While some understandably think Jesus has two names, the reality is he has only one – Jesus. Christ is not his last name, but it is one of the most used of many designations the Bible gives to him. If we were to write down all the designations for Jesus in the Bible (both Old and New Testaments) it would be a long list.
Two of the more prominent designations for Jesus in the New Testament are Son of God and Son of Man. In going to church as a youngster I learned that Son of God underscored the divinity of Jesus and Son of Man his humanity. While one of the basic Christian teachings about Jesus is that he was fully God and fully man at the same time, Son of Man does not necessarily point to his humanity.
In the Gospels Son of Man is Jesus’ favorite self-designation. At that time Son of Man was not automatically thought of as a term of divinity, but was rather open to interpretation. Jesus used the term so that through his teaching and actions he could fill it with meaning. By the end of his ministry is was clear that his usage of the term was a claim to a special relationship with God similar to Son of God.
As important as Son of God and Son of Man are as designations for Jesus in the New Testament in terms of his identity, there are three other designations that have become my favorites. To me these three need to be held together in one’s personal understanding of who Jesus is.
The least used in the New Testament of these three is friend. And it is interesting that the label was first given to Jesus by his critics. Reflecting on their dissatisfaction with both John the Baptist and himself Jesus said, “For John came neither eating nor drinking and they say, ‘He has a demon.’ The Son of Man came eating and drinking, and they say, ‘Here is a glutton and a drunkard, a friend of tax collectors and sinners.’ But wisdom is proved right by her deeds” (Matthew 11:18 and 19).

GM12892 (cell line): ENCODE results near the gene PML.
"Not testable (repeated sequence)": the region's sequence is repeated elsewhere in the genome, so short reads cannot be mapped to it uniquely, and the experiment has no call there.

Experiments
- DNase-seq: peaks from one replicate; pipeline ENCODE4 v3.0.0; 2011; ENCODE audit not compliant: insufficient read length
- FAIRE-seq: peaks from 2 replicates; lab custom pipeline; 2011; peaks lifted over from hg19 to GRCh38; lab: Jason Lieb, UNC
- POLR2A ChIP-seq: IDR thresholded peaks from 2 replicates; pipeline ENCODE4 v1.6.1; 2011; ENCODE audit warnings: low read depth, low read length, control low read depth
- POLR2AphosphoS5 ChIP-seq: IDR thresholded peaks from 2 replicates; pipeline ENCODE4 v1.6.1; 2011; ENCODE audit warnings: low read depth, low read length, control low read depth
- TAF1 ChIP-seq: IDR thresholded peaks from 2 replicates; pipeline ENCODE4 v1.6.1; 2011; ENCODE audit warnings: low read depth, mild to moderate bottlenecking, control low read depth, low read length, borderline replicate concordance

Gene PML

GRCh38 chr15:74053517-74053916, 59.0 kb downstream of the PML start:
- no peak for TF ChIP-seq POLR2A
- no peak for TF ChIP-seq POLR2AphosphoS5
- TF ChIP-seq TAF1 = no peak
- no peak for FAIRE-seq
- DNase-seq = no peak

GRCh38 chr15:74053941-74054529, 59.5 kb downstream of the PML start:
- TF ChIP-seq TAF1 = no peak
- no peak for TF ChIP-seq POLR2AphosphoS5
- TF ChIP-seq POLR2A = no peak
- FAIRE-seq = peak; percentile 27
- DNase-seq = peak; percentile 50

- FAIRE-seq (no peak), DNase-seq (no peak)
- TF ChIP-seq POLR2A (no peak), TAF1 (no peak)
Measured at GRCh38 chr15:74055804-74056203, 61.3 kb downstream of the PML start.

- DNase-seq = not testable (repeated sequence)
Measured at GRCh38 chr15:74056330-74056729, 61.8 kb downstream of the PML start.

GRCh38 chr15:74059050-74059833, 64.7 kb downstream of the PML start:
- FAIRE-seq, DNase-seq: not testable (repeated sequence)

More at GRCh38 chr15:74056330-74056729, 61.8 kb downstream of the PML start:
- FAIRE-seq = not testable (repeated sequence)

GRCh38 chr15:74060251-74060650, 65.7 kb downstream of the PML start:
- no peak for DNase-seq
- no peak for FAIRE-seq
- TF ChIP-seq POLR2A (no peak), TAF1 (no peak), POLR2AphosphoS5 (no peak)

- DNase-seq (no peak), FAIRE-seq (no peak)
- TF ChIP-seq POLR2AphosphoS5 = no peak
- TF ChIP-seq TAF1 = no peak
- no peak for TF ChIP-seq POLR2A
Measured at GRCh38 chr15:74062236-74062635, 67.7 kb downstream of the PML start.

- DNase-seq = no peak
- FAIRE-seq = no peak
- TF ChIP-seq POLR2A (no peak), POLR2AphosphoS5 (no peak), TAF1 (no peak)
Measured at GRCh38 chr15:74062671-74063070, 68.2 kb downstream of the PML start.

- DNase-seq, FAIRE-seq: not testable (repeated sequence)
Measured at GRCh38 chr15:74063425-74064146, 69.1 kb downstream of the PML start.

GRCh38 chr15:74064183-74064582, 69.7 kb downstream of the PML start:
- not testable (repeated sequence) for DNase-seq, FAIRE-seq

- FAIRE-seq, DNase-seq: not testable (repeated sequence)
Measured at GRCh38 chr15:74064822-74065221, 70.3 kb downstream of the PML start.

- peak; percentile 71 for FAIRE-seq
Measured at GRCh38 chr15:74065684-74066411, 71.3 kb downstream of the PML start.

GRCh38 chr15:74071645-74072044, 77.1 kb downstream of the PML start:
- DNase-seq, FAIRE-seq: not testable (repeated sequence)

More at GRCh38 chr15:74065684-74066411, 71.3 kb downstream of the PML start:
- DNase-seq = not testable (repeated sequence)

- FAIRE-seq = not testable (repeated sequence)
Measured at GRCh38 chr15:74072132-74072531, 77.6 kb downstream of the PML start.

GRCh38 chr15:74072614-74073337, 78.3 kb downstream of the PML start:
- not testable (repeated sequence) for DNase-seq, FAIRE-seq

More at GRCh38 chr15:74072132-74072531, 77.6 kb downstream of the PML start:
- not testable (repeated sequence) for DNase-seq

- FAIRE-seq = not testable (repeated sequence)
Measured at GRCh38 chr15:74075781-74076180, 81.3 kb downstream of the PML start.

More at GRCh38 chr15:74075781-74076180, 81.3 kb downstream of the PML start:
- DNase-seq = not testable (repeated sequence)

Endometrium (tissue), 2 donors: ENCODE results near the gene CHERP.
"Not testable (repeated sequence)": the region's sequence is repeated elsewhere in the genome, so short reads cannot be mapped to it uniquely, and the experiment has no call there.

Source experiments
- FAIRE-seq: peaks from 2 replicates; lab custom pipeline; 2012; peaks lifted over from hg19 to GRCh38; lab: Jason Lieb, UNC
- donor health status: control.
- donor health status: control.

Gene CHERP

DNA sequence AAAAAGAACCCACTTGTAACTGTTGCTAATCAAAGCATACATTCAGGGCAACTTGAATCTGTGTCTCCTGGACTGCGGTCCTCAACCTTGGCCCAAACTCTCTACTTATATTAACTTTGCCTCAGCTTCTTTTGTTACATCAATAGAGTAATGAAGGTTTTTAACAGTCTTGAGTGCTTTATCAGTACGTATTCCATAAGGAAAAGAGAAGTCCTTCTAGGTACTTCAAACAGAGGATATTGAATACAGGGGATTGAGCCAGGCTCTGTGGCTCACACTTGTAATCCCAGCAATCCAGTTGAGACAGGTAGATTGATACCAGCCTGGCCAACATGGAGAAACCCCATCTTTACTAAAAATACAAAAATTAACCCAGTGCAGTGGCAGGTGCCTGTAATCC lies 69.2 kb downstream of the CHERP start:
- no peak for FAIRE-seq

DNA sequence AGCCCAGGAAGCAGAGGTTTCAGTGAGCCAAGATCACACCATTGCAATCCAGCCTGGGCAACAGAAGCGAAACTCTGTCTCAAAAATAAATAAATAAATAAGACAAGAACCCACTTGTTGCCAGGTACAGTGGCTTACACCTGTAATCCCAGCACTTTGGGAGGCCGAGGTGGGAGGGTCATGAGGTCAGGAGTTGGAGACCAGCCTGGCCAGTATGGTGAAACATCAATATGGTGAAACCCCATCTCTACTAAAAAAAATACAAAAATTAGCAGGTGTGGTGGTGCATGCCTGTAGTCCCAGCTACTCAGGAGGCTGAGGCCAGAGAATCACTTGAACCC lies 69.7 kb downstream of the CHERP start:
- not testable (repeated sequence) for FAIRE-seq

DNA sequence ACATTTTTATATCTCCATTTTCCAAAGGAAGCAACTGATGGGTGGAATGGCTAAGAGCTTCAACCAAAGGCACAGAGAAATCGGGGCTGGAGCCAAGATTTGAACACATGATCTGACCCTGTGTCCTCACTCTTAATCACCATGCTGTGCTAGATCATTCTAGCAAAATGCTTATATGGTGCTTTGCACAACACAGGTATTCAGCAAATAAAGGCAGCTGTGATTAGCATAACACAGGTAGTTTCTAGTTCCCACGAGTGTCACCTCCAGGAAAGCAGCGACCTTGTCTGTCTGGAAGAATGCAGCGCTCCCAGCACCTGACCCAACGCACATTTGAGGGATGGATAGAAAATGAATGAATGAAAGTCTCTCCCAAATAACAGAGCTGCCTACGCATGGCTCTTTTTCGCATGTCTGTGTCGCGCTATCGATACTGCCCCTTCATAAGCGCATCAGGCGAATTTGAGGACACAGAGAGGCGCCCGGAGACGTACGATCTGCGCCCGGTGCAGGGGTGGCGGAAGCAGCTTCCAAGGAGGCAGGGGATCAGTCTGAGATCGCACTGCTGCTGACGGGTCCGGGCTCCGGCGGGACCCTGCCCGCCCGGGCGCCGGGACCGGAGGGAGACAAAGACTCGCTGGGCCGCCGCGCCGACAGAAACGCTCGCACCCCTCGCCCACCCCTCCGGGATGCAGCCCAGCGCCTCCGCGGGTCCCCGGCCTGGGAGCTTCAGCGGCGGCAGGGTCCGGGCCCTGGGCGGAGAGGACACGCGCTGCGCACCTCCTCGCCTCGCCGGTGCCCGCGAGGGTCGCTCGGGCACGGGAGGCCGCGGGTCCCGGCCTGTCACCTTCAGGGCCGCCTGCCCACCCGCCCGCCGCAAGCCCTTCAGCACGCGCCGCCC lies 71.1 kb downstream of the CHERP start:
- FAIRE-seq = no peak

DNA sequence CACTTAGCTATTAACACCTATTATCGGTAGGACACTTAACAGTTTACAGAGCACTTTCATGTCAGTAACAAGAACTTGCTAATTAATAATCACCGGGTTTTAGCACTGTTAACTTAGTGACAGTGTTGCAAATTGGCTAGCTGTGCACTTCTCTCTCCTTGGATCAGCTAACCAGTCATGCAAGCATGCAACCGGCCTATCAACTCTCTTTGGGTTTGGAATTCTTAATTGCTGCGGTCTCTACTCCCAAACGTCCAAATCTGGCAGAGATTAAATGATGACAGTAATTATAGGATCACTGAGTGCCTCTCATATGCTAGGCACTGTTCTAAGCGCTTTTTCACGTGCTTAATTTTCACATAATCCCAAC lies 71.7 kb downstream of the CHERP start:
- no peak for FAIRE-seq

In John 15:13-15 Jesus uses the word friends to describe his followers. In verse 13 he declares, “Greater love has no one than this: to lay down one’s life for one’s friends.” In verse 14 he adds a condition: “You are my friends if you do what I command.” The fullest explanation is in verse 15, “I no longer call you servants, because a servant does not know his master’s business. Instead, I have called you friends, for everything that I learned from my Father I have made known to you.”
In addition to friend, savior is also one of my favorite three designations for Jesus. While the term is used elsewhere as well, savior is prominent in the Christmas story as told by both Matthew and Luke. Savior speaks to the mission and work Jesus came to accomplish by going to the cross. Our friend is also our savior, and our savior is also our friend.
The third of my favorite designations for Jesus is lord. As a title lord suggests respect, but also authority. In many respects lord is synonymous with master. What is unique about lord as a title for Jesus is that we choose and accept him as Lord, he does not force it on us. Not only that, as our lord he does not use or take advantage of us; he wants only what is best for us.
Is it possible to hold these three designations together in our understanding of Jesus? I think so. All three are important and each contributes much to our relationship with him.
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